Perspex is an extruded acrylic - correct? This search was effective: http://www.google.com/search?q=acryl...dle+feed+rates
I havent done much milling before, so i dont really know what i am talking about really.
Im a university student and i am building a robot. This robot is built using 5mm perspex that hopefully will be milled out. This is one piece of it . The technician that over looks the operations done on the milling machine doesnt have a clue what his doing. So he has no idea what the setting should be for different materials and he refuses to put the coolant on.
Looking on the internet i cant find any details on the spindle rpm, feed rate and plunge rate at which the milling machine should be at for perspex.
May one of you please advise me on the spindle rpm, feed rate and plunge rate at which i should mill the perspex out please? Please bear in mind that there wont be any coolant on the tool. I think i need a slot drill to cut the perspex out, is this correct?
Thanks for any help in advance,
feed rates and spindle speeds are important but tool preperation is also important.
I have found grinding a small flat at a negative rake along the cutting edge of a slot drill or an end mill on each flute will give a far superior finish for later polishing and leaves mimimum if any tooling marks.
It also reduces heat build up and vibration in thin sections in the perspex wich can lead to burnishing and dull polished finish.
Try if you can to at least have an intermittent mist sprayed onto the area being machined,
Hope this helps.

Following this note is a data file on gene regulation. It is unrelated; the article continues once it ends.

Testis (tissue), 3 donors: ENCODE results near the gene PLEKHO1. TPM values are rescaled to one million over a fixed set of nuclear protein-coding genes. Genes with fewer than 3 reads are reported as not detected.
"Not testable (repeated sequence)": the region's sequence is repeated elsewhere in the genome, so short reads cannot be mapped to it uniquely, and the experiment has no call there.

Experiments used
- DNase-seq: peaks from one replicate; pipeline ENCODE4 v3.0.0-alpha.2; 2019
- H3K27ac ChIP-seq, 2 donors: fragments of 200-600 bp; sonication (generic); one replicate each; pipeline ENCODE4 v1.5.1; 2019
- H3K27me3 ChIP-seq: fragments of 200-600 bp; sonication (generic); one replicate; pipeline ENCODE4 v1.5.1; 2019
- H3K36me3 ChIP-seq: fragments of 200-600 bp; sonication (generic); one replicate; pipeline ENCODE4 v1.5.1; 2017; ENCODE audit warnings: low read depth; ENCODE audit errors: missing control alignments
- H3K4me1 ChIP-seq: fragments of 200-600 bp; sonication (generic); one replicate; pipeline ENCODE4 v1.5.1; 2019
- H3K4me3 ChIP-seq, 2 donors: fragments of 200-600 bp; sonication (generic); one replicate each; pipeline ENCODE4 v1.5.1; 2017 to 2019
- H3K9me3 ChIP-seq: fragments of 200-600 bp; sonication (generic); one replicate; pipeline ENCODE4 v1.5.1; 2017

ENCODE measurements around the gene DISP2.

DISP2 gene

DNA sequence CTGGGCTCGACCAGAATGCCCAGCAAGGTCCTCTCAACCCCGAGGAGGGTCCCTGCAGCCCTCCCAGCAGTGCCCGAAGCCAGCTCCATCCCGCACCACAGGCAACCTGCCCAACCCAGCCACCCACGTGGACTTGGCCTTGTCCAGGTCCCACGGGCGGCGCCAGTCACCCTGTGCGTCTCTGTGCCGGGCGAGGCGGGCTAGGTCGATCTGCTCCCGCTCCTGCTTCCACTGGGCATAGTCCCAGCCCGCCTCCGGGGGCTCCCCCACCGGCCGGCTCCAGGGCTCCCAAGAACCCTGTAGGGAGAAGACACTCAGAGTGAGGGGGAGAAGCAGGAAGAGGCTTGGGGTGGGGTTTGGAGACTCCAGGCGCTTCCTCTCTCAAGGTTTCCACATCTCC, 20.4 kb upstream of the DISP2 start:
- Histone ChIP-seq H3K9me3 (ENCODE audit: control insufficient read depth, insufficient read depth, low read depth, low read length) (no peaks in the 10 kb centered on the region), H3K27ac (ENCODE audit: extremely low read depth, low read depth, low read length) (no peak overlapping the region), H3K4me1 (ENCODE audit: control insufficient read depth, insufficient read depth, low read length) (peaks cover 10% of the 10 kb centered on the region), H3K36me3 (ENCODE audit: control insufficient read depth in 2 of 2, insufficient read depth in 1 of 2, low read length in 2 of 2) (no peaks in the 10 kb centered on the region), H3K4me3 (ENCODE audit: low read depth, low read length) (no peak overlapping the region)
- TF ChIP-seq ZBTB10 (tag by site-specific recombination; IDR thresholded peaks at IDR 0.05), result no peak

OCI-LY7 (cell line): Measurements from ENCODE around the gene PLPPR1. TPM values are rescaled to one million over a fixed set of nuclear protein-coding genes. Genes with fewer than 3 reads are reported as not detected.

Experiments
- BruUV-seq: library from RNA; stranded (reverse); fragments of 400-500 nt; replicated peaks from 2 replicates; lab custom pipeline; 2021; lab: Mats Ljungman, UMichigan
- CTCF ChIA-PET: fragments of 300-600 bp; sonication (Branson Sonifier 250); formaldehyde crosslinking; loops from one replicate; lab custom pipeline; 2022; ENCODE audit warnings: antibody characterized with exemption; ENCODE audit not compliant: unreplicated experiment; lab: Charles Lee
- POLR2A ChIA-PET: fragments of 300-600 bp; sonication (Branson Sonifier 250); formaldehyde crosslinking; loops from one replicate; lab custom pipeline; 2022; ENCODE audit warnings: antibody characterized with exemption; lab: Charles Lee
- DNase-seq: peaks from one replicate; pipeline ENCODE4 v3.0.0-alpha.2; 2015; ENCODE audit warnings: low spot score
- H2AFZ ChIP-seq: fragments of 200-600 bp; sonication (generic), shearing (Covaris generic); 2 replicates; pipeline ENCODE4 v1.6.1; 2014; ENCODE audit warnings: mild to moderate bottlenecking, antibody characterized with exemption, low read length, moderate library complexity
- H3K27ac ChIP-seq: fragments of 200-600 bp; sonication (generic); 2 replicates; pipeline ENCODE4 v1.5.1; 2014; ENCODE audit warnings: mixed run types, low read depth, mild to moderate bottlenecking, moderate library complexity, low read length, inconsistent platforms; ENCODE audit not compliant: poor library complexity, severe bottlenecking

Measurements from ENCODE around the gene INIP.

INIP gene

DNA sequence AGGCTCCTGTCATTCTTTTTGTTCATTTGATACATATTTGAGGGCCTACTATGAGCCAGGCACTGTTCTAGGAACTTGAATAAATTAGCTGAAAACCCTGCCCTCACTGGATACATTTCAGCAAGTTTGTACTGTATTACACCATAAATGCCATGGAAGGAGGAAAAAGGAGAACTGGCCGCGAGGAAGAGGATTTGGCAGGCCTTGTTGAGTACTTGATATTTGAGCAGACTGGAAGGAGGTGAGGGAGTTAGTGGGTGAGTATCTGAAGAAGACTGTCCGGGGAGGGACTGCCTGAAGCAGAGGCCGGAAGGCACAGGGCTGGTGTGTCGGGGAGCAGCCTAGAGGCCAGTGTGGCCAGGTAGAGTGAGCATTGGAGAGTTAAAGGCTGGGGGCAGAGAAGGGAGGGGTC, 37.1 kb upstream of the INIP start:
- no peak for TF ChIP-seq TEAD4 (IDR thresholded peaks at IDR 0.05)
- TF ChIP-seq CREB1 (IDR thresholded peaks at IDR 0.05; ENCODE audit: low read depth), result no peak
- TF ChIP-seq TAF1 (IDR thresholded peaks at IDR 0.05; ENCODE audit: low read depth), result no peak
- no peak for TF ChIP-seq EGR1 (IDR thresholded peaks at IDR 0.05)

Use a two fluted end mill (that lets the chips get out of the way). Use Climb Milling if you're going round the edge.
You can just use a spray mist for coolant (50% WD40/ 50% water) or you can just get away with air. If you have no access to either of these, coat the stuff in soap.
Watch out cleaning the stuff, acetone tends to melt it and it scratches dead easy so put tape on the front and back to stop it getting marked during machining.
Feeds and speeds I would experiment with. What machine is it?, someone else may know better than me for optimal cutting, but it does depend initialy on what dia of end mill you plan to use- generaly you can cut a depth of half the diameter of the tool you're using, but with acrylic you can go deeper- watch the chips as they're coming off that'll let you know if you're going too fast or slow.
Oh! you can dye acylic virtualy any colour lemme know if you want details how, we do it here all the time.
[Edit]Ah, forgot: Cast Acrylic machines much better that Extruded. [/Edit]
Last edited by ImanCarrot; 04-12-2010 at 09:25 AM.
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